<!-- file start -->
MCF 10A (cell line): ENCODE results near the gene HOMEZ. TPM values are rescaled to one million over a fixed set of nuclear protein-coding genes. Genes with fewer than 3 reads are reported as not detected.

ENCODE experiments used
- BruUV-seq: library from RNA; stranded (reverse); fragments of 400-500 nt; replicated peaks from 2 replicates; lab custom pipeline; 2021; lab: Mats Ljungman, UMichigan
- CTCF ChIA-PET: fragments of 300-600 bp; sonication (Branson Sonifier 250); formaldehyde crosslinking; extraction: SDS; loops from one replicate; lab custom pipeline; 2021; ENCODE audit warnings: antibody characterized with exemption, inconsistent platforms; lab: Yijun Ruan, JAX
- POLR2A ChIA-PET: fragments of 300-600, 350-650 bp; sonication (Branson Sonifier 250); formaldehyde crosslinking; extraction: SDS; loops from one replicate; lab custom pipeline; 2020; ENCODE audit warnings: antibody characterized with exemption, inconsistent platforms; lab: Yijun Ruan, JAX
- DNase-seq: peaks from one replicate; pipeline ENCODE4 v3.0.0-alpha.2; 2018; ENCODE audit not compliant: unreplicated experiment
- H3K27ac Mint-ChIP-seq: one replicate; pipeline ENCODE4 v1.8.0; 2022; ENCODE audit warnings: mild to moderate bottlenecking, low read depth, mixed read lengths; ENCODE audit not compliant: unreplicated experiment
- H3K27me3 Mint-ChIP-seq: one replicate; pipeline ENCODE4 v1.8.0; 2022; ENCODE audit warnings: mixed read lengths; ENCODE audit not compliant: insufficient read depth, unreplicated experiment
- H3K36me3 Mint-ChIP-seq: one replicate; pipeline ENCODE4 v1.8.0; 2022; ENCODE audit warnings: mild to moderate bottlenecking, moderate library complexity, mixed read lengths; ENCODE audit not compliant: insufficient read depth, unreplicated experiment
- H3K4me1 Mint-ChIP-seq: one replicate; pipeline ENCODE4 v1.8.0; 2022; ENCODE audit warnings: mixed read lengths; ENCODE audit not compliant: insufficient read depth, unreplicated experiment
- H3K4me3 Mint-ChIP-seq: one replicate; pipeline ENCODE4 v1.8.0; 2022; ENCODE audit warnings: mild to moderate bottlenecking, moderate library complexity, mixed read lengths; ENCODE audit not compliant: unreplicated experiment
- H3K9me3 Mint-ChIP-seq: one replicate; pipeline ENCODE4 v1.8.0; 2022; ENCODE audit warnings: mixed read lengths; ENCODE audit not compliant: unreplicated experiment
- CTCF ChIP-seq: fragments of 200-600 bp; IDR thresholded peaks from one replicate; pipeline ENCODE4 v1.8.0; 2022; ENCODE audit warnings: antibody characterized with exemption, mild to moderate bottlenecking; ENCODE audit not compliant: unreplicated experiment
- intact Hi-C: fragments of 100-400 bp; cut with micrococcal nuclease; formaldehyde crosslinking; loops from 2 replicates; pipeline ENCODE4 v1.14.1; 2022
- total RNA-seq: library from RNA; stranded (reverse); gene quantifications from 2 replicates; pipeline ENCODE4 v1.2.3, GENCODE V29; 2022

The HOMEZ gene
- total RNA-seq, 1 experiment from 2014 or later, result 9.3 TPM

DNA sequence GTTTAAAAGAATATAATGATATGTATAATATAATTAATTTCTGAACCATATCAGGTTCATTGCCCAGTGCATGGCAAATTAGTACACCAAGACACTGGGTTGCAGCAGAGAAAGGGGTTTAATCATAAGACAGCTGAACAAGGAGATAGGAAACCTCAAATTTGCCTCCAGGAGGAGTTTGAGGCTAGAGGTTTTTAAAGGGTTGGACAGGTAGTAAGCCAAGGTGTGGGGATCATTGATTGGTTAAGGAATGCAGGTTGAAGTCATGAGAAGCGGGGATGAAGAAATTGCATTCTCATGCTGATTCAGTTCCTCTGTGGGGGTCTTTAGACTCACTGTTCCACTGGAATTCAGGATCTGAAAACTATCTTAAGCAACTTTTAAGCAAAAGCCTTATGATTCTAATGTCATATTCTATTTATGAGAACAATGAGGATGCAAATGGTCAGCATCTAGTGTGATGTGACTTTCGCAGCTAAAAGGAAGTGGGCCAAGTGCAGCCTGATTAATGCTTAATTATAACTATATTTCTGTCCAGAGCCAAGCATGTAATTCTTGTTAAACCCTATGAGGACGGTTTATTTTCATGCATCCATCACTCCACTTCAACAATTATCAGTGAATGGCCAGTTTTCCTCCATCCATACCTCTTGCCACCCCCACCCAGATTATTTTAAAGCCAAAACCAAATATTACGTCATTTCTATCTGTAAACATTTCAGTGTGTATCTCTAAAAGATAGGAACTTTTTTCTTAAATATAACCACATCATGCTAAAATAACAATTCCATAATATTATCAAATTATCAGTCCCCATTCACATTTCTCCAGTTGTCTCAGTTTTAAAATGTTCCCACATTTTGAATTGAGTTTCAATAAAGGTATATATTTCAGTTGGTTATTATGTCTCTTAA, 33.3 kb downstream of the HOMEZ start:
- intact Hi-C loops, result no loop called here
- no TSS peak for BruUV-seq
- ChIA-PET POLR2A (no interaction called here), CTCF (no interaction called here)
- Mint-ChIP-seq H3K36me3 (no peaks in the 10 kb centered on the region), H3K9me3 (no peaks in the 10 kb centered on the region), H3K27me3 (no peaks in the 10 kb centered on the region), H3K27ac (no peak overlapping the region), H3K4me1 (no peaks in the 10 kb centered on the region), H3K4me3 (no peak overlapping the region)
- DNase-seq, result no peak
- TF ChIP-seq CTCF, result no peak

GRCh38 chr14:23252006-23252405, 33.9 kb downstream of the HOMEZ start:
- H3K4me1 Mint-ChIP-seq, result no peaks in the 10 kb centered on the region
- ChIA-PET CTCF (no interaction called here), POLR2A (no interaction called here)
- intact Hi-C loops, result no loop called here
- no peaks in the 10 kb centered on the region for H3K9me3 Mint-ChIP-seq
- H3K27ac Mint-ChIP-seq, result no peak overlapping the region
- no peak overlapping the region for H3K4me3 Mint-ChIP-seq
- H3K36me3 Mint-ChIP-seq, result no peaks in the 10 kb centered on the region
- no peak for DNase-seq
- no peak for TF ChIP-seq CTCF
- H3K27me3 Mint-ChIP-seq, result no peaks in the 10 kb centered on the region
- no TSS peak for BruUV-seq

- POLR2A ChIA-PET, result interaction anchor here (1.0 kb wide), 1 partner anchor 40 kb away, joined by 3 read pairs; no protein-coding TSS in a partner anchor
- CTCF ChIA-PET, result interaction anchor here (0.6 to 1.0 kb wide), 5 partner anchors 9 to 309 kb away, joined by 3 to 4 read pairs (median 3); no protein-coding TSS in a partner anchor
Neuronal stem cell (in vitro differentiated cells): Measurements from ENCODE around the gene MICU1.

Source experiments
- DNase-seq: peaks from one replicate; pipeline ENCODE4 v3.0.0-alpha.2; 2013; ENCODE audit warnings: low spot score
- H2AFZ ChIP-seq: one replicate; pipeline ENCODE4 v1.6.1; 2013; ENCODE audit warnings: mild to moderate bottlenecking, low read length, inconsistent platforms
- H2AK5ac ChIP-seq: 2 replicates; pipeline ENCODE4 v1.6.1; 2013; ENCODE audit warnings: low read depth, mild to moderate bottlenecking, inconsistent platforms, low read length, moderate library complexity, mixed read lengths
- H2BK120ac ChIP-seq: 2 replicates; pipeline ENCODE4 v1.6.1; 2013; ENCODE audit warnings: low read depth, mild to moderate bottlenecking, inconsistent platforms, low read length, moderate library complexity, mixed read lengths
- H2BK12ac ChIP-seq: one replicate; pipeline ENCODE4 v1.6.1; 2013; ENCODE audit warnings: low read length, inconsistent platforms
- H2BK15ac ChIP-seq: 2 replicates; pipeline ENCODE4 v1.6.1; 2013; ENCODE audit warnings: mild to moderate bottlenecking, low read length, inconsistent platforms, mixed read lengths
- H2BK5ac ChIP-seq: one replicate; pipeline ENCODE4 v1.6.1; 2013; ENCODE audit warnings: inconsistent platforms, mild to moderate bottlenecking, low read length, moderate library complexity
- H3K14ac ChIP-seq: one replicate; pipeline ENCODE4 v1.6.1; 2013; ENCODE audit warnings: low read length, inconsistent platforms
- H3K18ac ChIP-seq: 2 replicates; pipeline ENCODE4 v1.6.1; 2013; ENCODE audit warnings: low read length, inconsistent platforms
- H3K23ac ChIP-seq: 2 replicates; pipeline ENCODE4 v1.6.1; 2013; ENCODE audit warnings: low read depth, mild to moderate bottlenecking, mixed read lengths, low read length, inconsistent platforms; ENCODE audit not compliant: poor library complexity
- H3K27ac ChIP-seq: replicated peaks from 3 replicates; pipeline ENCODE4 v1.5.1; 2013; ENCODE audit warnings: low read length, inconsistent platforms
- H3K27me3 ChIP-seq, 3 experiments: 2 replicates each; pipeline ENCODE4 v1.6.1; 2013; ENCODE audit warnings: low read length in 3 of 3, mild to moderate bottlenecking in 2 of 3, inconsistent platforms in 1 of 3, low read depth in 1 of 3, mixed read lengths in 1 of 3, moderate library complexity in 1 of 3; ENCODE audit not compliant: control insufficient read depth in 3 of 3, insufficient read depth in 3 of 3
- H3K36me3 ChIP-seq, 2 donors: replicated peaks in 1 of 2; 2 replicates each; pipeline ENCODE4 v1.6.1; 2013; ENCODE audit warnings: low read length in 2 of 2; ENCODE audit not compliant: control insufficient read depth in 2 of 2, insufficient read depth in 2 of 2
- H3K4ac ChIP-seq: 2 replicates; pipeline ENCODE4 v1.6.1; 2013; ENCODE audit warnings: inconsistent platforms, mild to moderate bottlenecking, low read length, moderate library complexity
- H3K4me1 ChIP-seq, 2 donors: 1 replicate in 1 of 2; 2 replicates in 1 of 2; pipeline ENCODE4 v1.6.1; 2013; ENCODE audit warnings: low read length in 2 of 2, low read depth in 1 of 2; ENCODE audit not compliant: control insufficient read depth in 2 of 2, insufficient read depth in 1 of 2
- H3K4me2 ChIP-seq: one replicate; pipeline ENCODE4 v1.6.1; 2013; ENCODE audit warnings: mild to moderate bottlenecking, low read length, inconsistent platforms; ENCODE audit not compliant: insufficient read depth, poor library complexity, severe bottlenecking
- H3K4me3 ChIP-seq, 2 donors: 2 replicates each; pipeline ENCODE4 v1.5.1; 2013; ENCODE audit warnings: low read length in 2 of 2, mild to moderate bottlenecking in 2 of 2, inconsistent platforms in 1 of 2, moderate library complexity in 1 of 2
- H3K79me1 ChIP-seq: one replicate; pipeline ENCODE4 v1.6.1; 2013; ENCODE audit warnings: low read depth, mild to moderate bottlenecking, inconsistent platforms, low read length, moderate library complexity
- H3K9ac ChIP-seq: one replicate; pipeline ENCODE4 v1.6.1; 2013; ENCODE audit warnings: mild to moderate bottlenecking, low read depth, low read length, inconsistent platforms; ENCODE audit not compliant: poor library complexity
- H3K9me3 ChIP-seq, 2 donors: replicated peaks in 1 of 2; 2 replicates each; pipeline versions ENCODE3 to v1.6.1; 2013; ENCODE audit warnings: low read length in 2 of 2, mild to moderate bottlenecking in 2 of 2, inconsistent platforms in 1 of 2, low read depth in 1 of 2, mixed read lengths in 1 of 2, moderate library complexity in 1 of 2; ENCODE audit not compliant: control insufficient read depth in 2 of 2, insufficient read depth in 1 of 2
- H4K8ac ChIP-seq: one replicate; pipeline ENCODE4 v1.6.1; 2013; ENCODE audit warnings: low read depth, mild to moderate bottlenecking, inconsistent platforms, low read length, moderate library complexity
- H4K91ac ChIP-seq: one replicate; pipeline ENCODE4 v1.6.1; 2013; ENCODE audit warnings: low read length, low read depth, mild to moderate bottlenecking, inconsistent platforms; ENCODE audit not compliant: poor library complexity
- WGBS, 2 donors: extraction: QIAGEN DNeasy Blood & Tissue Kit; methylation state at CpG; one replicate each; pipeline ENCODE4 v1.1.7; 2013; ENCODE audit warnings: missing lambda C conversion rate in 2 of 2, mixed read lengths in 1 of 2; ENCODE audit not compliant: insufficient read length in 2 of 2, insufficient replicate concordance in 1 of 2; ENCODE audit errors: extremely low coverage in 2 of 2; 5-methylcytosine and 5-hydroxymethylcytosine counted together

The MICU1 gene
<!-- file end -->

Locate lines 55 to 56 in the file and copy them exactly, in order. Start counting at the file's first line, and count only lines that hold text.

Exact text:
- H3K4me1 ChIP-seq, 2 donors: 1 replicate in 1 of 2; 2 replicates in 1 of 2; pipeline ENCODE4 v1.6.1; 2013; ENCODE audit warnings: low read length in 2 of 2, low read depth in 1 of 2; ENCODE audit not compliant: control insufficient read depth in 2 of 2, insufficient read depth in 1 of 2
- H3K4me2 ChIP-seq: one replicate; pipeline ENCODE4 v1.6.1; 2013; ENCODE audit warnings: mild to moderate bottlenecking, low read length, inconsistent platforms; ENCODE audit not compliant: insufficient read depth, poor library complexity, severe bottlenecking